The heart rate is the number of times your heart beats in a minute. At every beat, your heart pumps oxygen and nutrient-rich blood around the body. Interestingly, your heart rate can increase due to several factors including running, exercising, and being surprised or frightened, which is why a normal heart rate can be different at rest or otherwise. Speaking with the OnlyMyHealth editorial team, Dr Ashima Bhelotkar, CTVS Surgeon, Fortis Anandapur, Kolkata, sheds light on what normal heart rate means.
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How To Tell If Your Heart Rate Is Normal?
Dr Bhelotkar says, “The resting heart rate is the heart rate of a person when they are at rest. It serves as a reflection of a person's overall health.”
According to the doctor, the resting heart rate for a healthy adult may range between 60-100 beats per minute (bpm) and can vary from person to person depending on their age and health. In general, a lower resting heart rate indicates more efficient cardiac function and greater cardiovascular fitness, explains the doctor citing an example of a well-trained athlete who can have a resting heart rate much lower than 60 bpm and closer to 40 bpm.
What Is A Normal Range Of Heart Rate While Exercising?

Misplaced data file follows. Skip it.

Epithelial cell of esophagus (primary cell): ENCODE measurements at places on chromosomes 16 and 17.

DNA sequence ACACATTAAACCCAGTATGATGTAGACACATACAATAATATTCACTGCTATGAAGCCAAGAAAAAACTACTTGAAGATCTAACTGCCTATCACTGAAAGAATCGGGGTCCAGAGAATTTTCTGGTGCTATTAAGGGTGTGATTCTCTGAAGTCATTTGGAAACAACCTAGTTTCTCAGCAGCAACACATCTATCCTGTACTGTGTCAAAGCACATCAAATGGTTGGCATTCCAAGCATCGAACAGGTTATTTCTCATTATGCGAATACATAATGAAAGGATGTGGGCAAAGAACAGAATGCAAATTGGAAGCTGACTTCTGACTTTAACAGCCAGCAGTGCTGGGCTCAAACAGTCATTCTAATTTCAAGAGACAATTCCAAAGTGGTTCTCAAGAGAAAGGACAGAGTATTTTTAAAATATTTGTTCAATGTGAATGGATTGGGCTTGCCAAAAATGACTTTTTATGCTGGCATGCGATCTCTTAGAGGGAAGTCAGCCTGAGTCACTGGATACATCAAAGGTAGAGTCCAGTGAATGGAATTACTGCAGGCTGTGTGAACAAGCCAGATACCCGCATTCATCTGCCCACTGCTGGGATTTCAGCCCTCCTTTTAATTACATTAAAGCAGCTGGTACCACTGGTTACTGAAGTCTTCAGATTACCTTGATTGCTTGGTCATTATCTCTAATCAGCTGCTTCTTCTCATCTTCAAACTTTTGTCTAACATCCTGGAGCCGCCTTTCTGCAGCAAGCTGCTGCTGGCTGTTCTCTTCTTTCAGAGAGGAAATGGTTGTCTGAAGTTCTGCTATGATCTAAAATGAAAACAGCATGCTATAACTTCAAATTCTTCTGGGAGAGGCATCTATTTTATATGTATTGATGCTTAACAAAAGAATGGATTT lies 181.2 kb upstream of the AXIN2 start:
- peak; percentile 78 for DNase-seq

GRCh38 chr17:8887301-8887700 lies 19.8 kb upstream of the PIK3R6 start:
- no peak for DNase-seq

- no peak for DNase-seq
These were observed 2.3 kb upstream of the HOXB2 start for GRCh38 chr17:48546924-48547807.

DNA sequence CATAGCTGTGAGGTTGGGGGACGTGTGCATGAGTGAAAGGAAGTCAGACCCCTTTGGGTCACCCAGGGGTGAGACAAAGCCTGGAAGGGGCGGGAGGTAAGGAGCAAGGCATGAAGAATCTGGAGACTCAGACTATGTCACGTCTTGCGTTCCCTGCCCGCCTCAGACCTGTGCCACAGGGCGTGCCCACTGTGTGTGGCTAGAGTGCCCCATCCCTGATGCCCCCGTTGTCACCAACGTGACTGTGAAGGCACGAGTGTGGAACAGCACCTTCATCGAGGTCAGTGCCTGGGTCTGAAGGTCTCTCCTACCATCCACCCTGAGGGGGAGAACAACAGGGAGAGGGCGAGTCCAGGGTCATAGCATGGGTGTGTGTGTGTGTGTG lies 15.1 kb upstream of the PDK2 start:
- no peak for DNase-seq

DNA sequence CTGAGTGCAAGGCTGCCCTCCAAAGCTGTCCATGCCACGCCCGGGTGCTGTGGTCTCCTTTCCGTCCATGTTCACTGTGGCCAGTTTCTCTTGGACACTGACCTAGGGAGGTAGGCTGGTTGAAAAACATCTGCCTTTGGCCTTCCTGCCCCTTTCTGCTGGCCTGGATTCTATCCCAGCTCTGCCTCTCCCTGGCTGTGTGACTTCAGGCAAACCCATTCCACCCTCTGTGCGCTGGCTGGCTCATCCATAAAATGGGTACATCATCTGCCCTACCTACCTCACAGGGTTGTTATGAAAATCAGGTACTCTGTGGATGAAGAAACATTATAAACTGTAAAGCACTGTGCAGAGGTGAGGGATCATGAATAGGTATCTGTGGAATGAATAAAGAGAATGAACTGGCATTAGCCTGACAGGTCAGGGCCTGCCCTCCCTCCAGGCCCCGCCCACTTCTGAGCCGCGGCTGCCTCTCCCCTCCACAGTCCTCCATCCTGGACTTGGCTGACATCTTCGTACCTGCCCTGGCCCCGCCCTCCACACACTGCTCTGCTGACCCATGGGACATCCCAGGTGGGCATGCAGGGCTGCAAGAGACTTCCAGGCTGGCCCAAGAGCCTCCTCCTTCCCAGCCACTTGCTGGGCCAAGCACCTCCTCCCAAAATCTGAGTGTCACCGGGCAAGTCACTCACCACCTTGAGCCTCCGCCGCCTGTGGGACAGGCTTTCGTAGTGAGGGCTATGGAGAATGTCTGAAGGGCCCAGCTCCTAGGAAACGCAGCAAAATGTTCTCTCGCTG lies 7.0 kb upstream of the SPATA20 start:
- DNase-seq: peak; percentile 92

The exercising heart rate is commonly given as a percentage between 50%-85% of the maximum heart rate (i.e. 220), said Dr Bhelotkar.
He added, “The normal range of heart rate while exercising can be determined by subtracting a person's age from the maximum heart rate. For example, a 50-year-old will have a maximum heart rate of 220 minus 50, i.e. 170 beats per minute. At 50% effort, the heart rate would be 50% of the maximum or 85 beats per minute. It would be 145 beats per minute at 85% exertion.”
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Is A Normal Heart Rate Reading Different In Older Adults?
According to Dr Bhelotkar, older people may have a heartbeat that is too fast or too slow. “Generally, as people age, their heart rate tends to decrease. For individuals aged 60 years or older, a resting heart rate between 60-100 beats per minute is considered normal,” he said.
It is important to note that physical activities and exercise can increase the heart rate. Although normal heart rates vary, an unusually high or low heart rate may indicate that there is a deeper issue, says Dr Bhelotkar. Consult a doctor if your resting heart rate is often above 100 beats per minute, which could be an incidence of tachycardia, or less than 60 beats per minute, which could mean bradycardia, especially if you experience other symptoms like fainting, dizziness, or shortness of breath, warns the doctor.
It is essential to monitor your resting heart rate as it can tell you a lot about your overall health. If you have a raised resting heart rate, it could mean that your heart isn't functioning properly. In addition, it can also help you understand your fitness levels and your emotional state. Make sure to visit a cardiologist if you feel anything out of the ordinary in your heart rate.